Thousands of women across the United States suffer from Pelvic Organ Prolapse (POP) and Stress Urinary Incontinence (SUI) as a result of pelvic muscle weakness. Now, many of these same women are suffering from complications and side effects from surgically implanted vaginal mesh, pelvic mesh and bladder sling products, approved medical treatments for these common disorders. Greensboro, N.C.-based Ward Black Law is aggressively pursuing injury claims related to these products, and has provided a must-read guide below to keep you informed about product alerts, risks and recalls.
Originally designed to treat hernias, the mesh/surgical sling transitioned into the women’s health market in the 1990s to treat and solve Pelvic Organ Prolapse (POP) and Stress Urinary Incontinence (SUI):
Under the FDA’s 510k fast-track approval process, the transvaginal mesh/sling was approved without extensive testing for vaginal repairs. Since approval, the FDA has issued three consumer alerts/notifications:
On January 4, 2012, the FDA issued another update, requiring vaginal mesh/sling manufacturers to conduct thorough studies of risks, complications and side effects associated with the products. According to the FDA announcement, “The manufacturers will be required to submit study plans to the FDA that address specific safety and effectiveness concerns related to surgical mesh devices for POP and single-incision mini-sling devices for SUI. Data from the studies will enable the agency to better understand the safety and effectiveness profiles of these devices.” It is important to note that these safety studies do not include mesh/slings inserted through the abdomen.
Complications include everything from erosion of vaginal tissue to infection, organ perforation, and even recurrence of POP and SUI. For some women, the treatment has resulted in unbearable pain during sexual intercourse, profound scarring and even death.
In October 2005, safety reviewers with the Journal of Obstetrics and Gynecology studied the cases of 19 women implanted with the vaginal mesh and found that nine of them experienced “intractable mesh erosions and infection: vaginal mesh erosions not responding to antibiotics and oversewing (performed elsewhere up to 4 times), purulent vaginal discharge and bleeding, recurrent urinary tract infections, and severe pain.” Also according to the report, “All women with a posterior intravaginal sling reported buttock/rectal pain aggravated by sitting, defecation, or sexual intercourse.”
Lawyers and Settlements.com, a legal news source reporting on dangerous drugs and products and associated litigation, reports the following list of claims being made for vaginal mesh/sling:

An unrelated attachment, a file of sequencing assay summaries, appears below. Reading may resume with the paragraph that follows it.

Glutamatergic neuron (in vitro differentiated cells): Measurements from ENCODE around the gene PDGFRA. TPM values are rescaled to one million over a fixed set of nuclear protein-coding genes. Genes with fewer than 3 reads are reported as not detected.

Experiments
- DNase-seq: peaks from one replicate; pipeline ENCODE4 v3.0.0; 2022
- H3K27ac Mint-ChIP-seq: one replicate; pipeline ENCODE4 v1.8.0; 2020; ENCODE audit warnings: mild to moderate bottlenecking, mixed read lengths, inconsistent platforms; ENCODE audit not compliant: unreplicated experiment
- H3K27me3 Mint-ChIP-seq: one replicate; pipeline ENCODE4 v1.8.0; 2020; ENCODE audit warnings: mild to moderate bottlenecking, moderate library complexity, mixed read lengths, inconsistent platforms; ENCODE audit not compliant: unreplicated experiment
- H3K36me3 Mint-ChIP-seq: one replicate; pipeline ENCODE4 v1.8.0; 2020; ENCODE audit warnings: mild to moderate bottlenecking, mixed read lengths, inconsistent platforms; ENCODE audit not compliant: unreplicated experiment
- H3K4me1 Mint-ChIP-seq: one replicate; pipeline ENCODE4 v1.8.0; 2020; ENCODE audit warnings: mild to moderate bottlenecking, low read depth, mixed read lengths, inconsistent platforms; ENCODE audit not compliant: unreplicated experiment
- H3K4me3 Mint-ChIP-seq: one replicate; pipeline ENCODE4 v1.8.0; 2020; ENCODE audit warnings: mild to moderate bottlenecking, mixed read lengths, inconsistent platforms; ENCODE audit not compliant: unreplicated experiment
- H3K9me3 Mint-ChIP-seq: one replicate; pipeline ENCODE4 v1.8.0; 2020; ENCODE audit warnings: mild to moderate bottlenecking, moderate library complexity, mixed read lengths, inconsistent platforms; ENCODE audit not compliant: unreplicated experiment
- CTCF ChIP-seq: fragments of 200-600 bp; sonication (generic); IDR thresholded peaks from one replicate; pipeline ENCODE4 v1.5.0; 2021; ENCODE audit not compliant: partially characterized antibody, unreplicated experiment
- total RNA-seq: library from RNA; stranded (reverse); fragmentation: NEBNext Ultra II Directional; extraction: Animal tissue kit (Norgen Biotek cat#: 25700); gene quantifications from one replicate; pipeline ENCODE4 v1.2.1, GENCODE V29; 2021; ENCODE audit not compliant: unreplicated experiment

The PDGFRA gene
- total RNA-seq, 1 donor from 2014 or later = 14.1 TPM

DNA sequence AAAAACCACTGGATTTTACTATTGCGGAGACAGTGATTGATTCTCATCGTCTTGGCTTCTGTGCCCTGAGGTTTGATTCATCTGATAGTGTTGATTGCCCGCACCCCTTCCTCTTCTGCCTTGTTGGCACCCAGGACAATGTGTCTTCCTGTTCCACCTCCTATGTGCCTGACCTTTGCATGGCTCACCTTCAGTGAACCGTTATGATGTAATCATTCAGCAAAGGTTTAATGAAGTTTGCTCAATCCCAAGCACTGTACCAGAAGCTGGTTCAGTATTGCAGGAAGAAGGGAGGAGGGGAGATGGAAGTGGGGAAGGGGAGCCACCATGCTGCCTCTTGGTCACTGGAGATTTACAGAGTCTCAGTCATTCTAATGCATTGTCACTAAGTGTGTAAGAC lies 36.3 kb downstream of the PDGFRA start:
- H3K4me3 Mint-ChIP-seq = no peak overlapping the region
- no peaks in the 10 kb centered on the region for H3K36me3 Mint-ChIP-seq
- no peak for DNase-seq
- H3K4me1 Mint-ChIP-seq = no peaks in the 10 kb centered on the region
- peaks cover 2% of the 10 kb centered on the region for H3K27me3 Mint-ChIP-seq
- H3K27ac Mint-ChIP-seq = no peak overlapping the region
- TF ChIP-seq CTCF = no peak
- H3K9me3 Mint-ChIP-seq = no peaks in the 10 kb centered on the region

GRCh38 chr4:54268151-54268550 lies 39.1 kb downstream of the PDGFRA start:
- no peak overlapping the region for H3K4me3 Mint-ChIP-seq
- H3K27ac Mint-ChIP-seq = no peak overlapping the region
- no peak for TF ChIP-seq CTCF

For more information about the health effects of the transvaginal mesh/sling, visit WebMD.com.
Concern over serious health issues in women is increasing as the number of reported incidents of women suffering from painful complications and side effects associated with these surgically implanted vaginal mesh/sling products continues to mount. Lawsuits are being filed across the United States against product manufacturers like Johnson & Johnson and Bard/Avaulta.
According to a June 5, 2012, article in the NYTimes.com, Johnson & Johnson has agreed to stop selling four of its vaginal mesh products, distributed by its Ethicon division, including the following:
This is the latest in a long line of product difficulties for Johnson & Johnson, although the company reports that their decision to stop selling the mesh/sling was not for safety reasons but because of market viability. The company also avers that this is not a product recall.
Boston Scientific, another manufacturer of vaginal mesh products, issued a Class II recall for both its anterior and posterior Pinnacle Pelvic Floor Repair Kits, not as a result of patient complications, but because of design flaws that caused the product to detach during implantation.
A lawsuit against C.R. Bard, manufacturer of the Avaulta mesh product, was settled in July 2012 for $5.5 million. Bloomberg News reports that, “Jurors in state court in Bakersfield, California, concluded July 20  that Christine Scott and her husband deserved the damage award because of injuries caused by Bard’s Avaulta Plus vaginal implant.” The details of the case cite a total of nine surgeries the plaintiff, Scott, underwent to correct the complications caused by the Avaulta Plus vaginal implant.
If you’ve had a transvaginal mesh/sling implant and have experienced complications like the ones described above, you may have a case. The Greensboro attorneys at Ward Black Law have extensive experience in such cases and can help women across North Carolina understand their rights. We also provide a powerful voice for our clients, representing them before some of the largest pharmaceutical and health product manufacturers in the nation.
Please call our office at 800-531-9191 or 336-333-2244 or contact us via email to discuss your potential case.